Punkness and the inescapable self

In Wave Books’s new Touché, Rod Smith is a tender, often hilarious skeptic. His brilliance as a poet is strongest performing the many voices of willful ignorance and hard-earned perspective, often confusing the two in poetry that merges personal doubts with public ones.

On textual cohabiting

What are the ethics of citation? Don’t all poems enter into the cacophony and babble of “the great conversation,” or to mix metaphors, that river of text, of jetsam and flotsam we all swim in and against? Still, to take up a gentle anachronism, we might ask, who sits at the table, and what is the etiquette of the host? How do you turn to your citation-guests? What do you offer? Two recent books, very different in subject matter and affect, take up this question — as both are explicitly addressed to other work(s) of art, inviting them, as it were, to the table.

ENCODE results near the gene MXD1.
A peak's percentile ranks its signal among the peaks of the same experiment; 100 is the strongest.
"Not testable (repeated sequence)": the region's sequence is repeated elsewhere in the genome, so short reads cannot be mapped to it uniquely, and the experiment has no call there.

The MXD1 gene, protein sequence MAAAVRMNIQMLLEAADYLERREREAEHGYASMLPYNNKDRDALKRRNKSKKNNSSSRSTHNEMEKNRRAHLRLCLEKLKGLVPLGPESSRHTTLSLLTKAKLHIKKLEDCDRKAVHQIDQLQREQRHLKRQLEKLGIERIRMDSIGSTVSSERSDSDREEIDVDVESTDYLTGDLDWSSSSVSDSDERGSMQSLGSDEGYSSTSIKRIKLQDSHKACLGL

Performing crip/queer survival

Leah Lakshmi Piepzna-Samarasinha’s new book of poetry, Bodymap, insists we understand technology as “the practical application of knowledge.” This makes it possible for us to view survival as a set of skills and aesthetics, not as an end. Bodymap is a performance and a text, a love song to and an archive of working-class femme-of-color disabled experiences.

Sensual infrastructure

I bought Jen Currin’s School at Seattle’s beloved Open Books: A Poem Emporium. A friend encouraged me to get the collection, so I did.